It was not a defense, she knew, but it was all she had.
Tyrion nodded, accepting her excuse for what it was. "Crowns do queer things to the heads beneath them," he murmured. "Perhaps the Seven Kingdoms would have been better off if Ned Stark had taken the throne. At least he would not have been swayed so easily." He paused for a moment, "This business with Eddard Stark ... Joffrey's work?"
Cersei grimaced, but nodded. "He was instructed to pardon Stark, to allow him to take the Black. The man would have been out of our way forever and we might have made peace with that son of his, but Joff took it upon himself to give the mob a better show. What was I to do? He called for Lord Eddard's head in front of half the city. And Janos Slynt and Ser Ilyn went ahead without asking my permission. The High septon claims we profaned Baelor's Sept with blood, after lying to him about our intent."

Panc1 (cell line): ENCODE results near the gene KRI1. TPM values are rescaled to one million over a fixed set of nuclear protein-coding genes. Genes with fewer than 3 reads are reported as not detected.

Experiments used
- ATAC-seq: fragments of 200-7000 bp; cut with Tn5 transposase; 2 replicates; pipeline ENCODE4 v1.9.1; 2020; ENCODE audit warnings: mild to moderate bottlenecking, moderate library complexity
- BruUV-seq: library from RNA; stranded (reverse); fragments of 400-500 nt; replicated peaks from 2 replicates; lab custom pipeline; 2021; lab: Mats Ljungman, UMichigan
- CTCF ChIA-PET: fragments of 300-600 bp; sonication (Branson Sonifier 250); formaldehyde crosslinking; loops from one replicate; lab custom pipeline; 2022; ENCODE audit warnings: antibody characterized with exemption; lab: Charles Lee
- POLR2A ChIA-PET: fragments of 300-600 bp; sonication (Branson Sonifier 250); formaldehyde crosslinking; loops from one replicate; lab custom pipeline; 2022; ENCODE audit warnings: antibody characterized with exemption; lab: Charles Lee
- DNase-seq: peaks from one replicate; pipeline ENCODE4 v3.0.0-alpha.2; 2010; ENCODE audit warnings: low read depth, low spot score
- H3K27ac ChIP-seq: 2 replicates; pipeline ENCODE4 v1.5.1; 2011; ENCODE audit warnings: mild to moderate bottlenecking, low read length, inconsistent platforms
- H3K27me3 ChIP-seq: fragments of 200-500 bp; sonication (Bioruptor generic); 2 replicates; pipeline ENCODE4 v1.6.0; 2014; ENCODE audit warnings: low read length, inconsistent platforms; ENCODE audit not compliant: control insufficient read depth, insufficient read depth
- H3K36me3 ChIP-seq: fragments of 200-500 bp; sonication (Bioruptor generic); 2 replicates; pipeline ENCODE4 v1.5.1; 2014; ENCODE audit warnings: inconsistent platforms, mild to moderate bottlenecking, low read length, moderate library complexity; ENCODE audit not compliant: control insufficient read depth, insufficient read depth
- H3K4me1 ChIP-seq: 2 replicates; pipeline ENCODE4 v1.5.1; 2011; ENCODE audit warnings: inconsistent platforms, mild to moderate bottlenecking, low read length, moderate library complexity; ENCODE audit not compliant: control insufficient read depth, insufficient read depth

Tyrion rolled his eyes, "The boy needs to be controlled," he told his sister. He stood from his chair and started to walk toward the door of the chamber. "Perhaps you should have worked harder at that than trying to fuck our brother," he told her, opening the door and allowing it to slam shut behind him.
Cersei bit back a scream as she threw his empty goblet at the closed door. No matter how much Lenora and Jaime loved him she would kill Tyrion. As soon as he got her brother and daughter returned to her she would kill him.
She had been young when she had decided that, but she remembered the promise she had made herself to this day.